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Reviewed by:
  • International History of the Twentieth Century by Antony Best, Jussi M. Hanhimäki, Joseph A. Maiolo, and Kirsten E. Schulze
  • Christine Skwiot
International History of the Twentieth Century By Antony Best, Jussi M. Hanhimäki, Joseph A. Maiolo, Kirsten E. Schulze. London and New York: Routledge, 2003.

On the back cover of International History of the Twentieth Century, Routledge markets this textbook as a “major new global history of the twentieth century” aimed at “students taking courses in world history.” There is truth in advertising: especially in the past decade, growing numbers of diplomatic and international historians have sought to re-integrate their field back into a historical mainstream from which they became increasingly marginalized as social history and subaltern, cultural, and colonial and postcolonial studies gained ascendance and the writing and teaching of world history proliferated. This one-volume synthetic textbook both succeeds and fails in its goal to provide undergraduate students with the tools needed to understand, analyze, and interpret international relations in history of the twentieth-century world.

Antony Best, Jussi M. Hanhimäki, Joseph A. Maiolo, Kirsten E. Schulze, all prominent professors of international history, began this book when they taught at the London School of Economics. They have produced an often remarkable, wide-ranging synthesis of the rise and decline of European global hegemony, the rise of the Soviet Union and the United States to world superpower status, the nuclear arms race and the global proliferation of states that possess nuclear capabilities. The text analyzes the century’s major global and regional conflicts around the world and the emergence of independent states in Africa, Asia, and the Middle East. This broad range of topics is linked by an examination of the relationships between efforts to impose and/or quests to pursue modernization and modernity and the proliferation of ideological and national models of economic and political development. Indeed, one of the book’s major strengths is its treatment of the diversity of ideological and national innovations produced by engagements with modernization, ranging from various forms of rejection to a host of projects to “perfect” modernity.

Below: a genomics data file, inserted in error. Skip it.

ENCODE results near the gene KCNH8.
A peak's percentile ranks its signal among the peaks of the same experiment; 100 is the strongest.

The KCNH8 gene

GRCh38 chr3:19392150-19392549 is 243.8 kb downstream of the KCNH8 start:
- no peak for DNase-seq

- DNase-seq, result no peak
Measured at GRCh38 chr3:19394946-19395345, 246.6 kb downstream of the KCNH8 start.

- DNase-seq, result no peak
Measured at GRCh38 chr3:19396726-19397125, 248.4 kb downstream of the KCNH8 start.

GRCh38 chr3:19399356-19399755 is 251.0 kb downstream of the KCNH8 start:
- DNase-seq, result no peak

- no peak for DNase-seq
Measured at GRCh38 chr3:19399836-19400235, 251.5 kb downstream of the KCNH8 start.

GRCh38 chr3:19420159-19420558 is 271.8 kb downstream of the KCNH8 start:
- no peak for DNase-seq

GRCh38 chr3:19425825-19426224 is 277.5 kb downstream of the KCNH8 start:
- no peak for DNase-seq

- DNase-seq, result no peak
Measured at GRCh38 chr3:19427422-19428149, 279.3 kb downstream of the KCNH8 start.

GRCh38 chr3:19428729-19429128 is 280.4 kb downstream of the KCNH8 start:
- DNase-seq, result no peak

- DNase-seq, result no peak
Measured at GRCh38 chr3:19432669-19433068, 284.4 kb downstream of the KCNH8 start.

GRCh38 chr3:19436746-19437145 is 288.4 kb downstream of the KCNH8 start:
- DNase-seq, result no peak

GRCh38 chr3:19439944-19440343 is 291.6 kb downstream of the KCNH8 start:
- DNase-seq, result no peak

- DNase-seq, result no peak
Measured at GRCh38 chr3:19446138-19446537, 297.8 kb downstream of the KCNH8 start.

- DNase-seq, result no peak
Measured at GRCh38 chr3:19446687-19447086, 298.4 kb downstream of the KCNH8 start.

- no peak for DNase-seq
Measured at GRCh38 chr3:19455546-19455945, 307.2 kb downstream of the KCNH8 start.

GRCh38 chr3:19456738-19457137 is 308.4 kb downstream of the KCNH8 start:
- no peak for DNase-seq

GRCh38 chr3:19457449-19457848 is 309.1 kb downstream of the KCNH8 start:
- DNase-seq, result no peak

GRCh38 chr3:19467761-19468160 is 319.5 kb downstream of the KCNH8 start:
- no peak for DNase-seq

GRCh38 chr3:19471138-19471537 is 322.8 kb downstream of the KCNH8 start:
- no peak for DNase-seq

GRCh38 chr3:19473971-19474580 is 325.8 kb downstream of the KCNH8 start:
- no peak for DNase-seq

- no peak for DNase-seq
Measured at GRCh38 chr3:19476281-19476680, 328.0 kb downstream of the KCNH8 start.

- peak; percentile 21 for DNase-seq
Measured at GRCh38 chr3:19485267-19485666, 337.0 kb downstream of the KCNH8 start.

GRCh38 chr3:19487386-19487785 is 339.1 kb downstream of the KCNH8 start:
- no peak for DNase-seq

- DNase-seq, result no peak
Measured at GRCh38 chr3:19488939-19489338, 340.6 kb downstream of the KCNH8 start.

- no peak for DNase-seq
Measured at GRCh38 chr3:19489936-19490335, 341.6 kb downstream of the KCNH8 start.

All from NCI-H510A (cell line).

A strong pedagogical backbone makes this text valuable for undergraduate instruction. Twenty-three maps clearly depict how colonial conquest and independence movements and wars and other forms of conflict and state-sponsored violence shaped and reshaped the world over the course of the twentieth century. A thirteen-page glossary explains key names and terms (presented in bold-face in the text), providing students an indispensable reference tool. Brief primary documents excerpts convey some of the ideological flavor and fervor of the times, but they are few in number. Each chapter contains a “debates and controversies” section that summarizes key historiographical debates, with varying degrees of success. Moreover, the authors structure their text by chronology, area, and major regional and global trends before, during, and after World War II.

This structure works effectively to introduce students to the histories and historiographical debates of a host of area studies, the relations between dominant powers, and their relations with the colonies and nations of different regions. At its best, the narrative skillfully unpacks and specifies the relationships among local, national, and global political movements and ideologies, most compellingly in the chapter on the rise of political Islam. Especially for students in the United States, many of whom, like that nation’s foreign-policy makers, discern a direct relationship between al-Qaeda and other Islamist groups and their political projects, this chapter demonstrates that “the vast majority of Islamist groups continue to function in a very specific local context with very specific aims, under a leadership for whom engagement and compromise are possible.” (441)

Best, Hanhimäki, Maiolo, and Schulze clearly state the pedagogical and methodological approaches they adopted—and those they did not. They elected to focus “the international politics and the ideological doctrines of the last century” in order to provide “history, international relations, and politics undergraduates” with “a solid foundation in international politics,” a choice they acknowledge, “may strike some as old-fashioned, especially as the historical discipline now considers the ways in which cultural, gender, social, economic, and scientific factors…have influenced international affairs.” While the “core of...

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